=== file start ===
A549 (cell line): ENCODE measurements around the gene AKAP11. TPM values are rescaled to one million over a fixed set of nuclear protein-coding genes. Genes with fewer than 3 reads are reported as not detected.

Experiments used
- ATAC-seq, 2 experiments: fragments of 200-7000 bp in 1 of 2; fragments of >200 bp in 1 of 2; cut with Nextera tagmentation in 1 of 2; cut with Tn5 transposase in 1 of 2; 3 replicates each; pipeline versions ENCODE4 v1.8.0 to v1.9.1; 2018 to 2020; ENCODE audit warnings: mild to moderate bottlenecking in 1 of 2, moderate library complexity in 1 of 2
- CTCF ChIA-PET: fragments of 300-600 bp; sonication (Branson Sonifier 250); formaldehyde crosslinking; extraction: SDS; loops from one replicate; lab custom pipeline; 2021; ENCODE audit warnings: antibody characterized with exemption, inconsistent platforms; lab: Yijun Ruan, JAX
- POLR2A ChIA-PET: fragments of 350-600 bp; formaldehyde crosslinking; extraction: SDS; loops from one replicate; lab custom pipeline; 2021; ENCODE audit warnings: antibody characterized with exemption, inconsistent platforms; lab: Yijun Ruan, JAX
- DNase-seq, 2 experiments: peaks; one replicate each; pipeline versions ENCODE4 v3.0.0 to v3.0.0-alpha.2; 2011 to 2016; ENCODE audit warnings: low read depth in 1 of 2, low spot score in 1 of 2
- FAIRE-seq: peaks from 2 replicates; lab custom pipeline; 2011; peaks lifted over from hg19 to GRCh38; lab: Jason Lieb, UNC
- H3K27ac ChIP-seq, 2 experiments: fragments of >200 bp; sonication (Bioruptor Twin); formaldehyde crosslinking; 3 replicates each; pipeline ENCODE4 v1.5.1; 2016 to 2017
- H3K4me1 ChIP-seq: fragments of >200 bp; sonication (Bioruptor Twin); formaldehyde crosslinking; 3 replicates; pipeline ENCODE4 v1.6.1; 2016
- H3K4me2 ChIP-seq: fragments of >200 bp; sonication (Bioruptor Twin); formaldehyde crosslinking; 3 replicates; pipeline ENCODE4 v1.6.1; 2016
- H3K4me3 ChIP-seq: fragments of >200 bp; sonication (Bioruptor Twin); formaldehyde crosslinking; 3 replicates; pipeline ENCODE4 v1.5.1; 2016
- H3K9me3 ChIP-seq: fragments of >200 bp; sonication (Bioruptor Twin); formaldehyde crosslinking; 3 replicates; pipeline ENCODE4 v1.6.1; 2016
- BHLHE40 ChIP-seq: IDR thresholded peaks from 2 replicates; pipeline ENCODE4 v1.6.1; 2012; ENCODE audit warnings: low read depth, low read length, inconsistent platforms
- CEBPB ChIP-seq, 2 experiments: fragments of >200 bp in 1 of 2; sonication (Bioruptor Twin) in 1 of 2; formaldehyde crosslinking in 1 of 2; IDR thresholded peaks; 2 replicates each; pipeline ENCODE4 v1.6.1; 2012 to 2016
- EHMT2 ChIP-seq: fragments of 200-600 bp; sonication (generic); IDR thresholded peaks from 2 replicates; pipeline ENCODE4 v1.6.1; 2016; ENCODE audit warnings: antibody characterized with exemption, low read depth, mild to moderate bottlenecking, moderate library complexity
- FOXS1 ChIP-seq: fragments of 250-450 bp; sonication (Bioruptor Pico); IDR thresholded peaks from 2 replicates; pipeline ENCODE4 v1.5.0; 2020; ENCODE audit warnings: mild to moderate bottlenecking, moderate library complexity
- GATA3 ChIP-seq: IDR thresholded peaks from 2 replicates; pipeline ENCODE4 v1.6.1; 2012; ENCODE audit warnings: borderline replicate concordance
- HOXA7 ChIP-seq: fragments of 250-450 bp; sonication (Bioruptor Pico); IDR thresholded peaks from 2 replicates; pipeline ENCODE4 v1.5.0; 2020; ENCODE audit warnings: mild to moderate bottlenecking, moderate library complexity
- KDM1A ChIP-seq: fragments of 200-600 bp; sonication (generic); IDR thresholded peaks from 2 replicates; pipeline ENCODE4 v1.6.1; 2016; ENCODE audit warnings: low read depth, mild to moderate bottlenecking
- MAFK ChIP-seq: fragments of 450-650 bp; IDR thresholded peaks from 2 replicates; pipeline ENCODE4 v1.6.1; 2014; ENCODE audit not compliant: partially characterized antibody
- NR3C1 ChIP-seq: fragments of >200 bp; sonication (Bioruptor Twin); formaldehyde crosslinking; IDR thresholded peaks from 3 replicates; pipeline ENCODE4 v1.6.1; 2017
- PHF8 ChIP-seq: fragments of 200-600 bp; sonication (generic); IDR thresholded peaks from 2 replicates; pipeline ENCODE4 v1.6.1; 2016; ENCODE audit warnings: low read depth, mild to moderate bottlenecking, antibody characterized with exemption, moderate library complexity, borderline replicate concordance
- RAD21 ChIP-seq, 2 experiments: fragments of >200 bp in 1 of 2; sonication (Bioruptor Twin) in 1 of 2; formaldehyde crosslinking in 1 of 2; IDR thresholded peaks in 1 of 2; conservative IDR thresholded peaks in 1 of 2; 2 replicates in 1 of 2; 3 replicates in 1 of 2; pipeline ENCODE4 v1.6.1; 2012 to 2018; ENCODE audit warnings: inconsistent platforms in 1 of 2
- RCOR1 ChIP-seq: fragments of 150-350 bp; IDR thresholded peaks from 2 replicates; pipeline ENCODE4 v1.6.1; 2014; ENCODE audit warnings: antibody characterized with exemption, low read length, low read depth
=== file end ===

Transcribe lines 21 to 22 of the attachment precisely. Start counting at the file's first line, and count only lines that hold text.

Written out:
- NR3C1 ChIP-seq: fragments of >200 bp; sonication (Bioruptor Twin); formaldehyde crosslinking; IDR thresholded peaks from 3 replicates; pipeline ENCODE4 v1.6.1; 2017
- PHF8 ChIP-seq: fragments of 200-600 bp; sonication (generic); IDR thresholded peaks from 2 replicates; pipeline ENCODE4 v1.6.1; 2016; ENCODE audit warnings: low read depth, mild to moderate bottlenecking, antibody characterized with exemption, moderate library complexity, borderline replicate concordance